Thirty years later, however, a growing wave of parents are pushing back against an industry they believe reinforces harmful gender stereotypes. “We now know from decades of social science research that kids begin to understand at a very young age how gender is signified and expressed. They absorb what they see and hear, and they learn what it means culturally to behave and dress like a ‘real’ boy or a ‘real’ girl,” Paoletti explained. “Parents have started to say, ‘Is this really the lesson we want to teach our kids?’ Whether it’s gender or racial, stereotyped thinking hurts all of us.”
Clarks is working hard to re-examine its approach after facing criticism last year over the labeling of its kids’ footwear. Some consumers accused the brand of everyday sexism for naming a girls’ shoe Dolly Babe, while the boys’ equivalent was dubbed Leader.
Jason Beckley, Clarks’ chief brand officer, said the company has taken the feedback to heart. “Under new leadership, we are working to ensure that our children’s lines reflect our ethos that anyone can choose any style. When it comes to gender, our approach is clear and simple: Humanity chooses their personal representation, and it is not our place to judge,” he said. “Our focus is on making beautifully crafted shoes and [allowing] consumers to decide. We believe in letting kids be ‘free to be me.’”
While Clarks and other established brands grapple with a fundamental reset on how they approach their business, the market’s independent labels — many started by young parents frustrated with the options at retail — are championing the movement in a big way. Ashleigh Dempster is one such parent. After a fruitless search for black leather high-tops for her son, she was inspired to launch Akid in 2014. The brand, a favorite of Hollywood trendsetters such as North West, offers an entirely gender-neutral collection. And with its bold mix of colors, patterns and materials, Akid is busting the myth that genderless means styleless.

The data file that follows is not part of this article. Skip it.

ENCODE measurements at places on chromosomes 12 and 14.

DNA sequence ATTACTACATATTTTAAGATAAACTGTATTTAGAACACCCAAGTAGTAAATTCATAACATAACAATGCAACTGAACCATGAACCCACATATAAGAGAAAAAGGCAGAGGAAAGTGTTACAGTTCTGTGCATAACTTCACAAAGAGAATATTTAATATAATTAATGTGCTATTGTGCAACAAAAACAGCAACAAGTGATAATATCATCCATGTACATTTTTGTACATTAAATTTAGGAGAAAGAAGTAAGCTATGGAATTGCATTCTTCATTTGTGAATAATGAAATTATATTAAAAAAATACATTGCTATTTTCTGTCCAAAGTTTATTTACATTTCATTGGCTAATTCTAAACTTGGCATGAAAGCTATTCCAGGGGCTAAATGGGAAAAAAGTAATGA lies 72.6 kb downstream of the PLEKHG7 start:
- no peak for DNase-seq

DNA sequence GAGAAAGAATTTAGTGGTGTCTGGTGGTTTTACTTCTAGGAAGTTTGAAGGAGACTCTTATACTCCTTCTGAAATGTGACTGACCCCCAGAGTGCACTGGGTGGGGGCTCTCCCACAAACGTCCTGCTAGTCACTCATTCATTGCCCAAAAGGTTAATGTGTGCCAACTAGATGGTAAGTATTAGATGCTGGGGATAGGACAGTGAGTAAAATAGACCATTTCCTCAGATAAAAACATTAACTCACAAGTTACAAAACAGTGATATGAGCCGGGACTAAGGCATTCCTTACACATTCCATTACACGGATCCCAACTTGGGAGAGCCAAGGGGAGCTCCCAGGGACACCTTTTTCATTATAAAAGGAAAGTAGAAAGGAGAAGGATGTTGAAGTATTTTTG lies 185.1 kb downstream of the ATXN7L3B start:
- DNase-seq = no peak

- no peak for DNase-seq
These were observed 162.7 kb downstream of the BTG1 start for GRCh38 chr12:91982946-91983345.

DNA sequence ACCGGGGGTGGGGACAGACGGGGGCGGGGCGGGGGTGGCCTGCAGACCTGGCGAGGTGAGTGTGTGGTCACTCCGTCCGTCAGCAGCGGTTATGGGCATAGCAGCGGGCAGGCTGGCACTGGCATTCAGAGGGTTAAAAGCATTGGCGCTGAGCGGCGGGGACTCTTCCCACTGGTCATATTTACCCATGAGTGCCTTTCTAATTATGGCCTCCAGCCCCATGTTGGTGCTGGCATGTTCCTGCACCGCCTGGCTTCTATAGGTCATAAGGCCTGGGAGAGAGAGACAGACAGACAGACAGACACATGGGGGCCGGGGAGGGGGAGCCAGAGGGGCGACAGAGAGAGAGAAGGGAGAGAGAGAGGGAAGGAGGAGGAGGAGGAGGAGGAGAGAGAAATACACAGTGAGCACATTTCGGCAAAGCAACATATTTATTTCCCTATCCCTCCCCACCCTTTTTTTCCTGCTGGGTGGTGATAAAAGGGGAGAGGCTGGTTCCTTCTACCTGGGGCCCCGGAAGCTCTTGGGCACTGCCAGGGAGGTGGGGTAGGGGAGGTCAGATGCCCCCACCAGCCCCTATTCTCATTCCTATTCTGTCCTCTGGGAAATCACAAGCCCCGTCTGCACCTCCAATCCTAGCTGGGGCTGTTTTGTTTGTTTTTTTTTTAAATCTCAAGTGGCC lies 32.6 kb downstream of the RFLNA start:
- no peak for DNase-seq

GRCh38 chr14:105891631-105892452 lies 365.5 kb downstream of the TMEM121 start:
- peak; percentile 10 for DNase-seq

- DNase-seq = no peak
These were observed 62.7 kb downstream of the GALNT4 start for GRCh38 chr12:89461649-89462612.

“Designing this way just came naturally to me. It was how I envisioned a kids’ brand should be,” Dempster said. “There are no barriers to what we create and how we present it. Our look books and campaigns will feature boys wearing floral high-tops with a hot-pink sweater and a cool pair of jeans. We make shoes that are stylish and beautiful, and we don’t care who wears them. We just want kids to love them.”
There are signs that things are also changing on a mainstream level. Target made headlines in 2015 when it announced it was removing all gender-based signs from several key departments, including toys and home. “We never want our guests to feel frustrated or limited by the way things are presented,” the retailer said at the time. “Our teams are working across the store to identify areas where we can phase out gender-specific signage to help strike a better balance.”